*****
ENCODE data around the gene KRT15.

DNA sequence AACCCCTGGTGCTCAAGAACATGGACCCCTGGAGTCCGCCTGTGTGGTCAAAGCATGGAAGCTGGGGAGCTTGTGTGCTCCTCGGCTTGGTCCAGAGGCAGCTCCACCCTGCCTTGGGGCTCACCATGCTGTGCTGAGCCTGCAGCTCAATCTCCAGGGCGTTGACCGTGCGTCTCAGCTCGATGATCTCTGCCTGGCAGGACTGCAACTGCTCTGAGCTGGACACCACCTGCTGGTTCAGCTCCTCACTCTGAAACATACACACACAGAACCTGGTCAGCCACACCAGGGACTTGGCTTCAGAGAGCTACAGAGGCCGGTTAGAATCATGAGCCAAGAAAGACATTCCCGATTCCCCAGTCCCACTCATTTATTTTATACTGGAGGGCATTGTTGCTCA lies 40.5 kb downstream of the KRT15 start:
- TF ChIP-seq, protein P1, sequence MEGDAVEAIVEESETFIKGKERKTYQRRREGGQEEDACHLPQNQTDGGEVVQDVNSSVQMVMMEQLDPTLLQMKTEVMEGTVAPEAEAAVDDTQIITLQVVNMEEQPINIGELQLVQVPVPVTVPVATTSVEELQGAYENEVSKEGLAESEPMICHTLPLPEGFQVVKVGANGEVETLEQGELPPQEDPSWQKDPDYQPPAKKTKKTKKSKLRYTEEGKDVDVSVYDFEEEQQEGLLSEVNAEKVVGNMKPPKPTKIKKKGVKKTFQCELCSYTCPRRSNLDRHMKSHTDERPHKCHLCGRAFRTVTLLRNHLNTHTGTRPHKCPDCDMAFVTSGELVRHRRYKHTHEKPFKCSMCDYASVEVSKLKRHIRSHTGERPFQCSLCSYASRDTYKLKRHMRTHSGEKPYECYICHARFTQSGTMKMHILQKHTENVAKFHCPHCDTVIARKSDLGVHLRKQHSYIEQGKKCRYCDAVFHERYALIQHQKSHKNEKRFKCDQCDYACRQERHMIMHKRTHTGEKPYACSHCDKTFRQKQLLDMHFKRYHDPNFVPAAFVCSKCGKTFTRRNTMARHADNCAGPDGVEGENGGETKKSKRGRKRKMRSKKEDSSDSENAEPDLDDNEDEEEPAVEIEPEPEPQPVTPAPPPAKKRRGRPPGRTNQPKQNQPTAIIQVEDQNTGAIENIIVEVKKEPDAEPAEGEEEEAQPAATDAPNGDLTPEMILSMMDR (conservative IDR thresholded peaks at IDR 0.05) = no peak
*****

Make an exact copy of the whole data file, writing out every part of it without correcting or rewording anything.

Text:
ENCODE data around the gene KRT15.

DNA sequence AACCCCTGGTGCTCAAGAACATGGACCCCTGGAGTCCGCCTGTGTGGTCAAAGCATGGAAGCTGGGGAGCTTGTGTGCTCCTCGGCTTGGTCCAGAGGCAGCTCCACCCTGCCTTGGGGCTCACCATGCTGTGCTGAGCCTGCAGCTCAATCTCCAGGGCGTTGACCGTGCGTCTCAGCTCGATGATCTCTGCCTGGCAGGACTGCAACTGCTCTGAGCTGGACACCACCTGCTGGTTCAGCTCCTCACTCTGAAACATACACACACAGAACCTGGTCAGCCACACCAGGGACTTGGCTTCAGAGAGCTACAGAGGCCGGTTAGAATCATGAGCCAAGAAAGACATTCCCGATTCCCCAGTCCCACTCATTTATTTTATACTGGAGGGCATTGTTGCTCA lies 40.5 kb downstream of the KRT15 start:
- TF ChIP-seq, protein P1, sequence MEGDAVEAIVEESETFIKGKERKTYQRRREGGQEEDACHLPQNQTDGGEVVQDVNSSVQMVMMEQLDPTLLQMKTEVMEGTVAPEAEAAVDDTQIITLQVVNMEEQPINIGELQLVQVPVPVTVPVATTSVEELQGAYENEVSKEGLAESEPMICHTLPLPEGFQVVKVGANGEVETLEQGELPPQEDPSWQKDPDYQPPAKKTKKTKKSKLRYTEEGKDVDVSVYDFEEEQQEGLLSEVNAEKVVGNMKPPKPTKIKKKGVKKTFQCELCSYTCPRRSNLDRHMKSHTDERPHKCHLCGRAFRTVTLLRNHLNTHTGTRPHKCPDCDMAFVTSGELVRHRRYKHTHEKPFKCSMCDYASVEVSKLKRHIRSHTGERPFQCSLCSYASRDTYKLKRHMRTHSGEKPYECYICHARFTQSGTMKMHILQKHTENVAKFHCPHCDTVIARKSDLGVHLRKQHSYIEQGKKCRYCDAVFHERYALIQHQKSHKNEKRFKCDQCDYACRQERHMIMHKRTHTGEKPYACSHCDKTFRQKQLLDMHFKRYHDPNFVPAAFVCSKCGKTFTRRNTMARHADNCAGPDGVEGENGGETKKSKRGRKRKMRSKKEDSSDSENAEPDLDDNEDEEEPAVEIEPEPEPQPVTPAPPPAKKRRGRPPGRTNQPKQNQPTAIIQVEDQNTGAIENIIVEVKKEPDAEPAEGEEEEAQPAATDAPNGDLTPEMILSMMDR (conservative IDR thresholded peaks at IDR 0.05) = no peak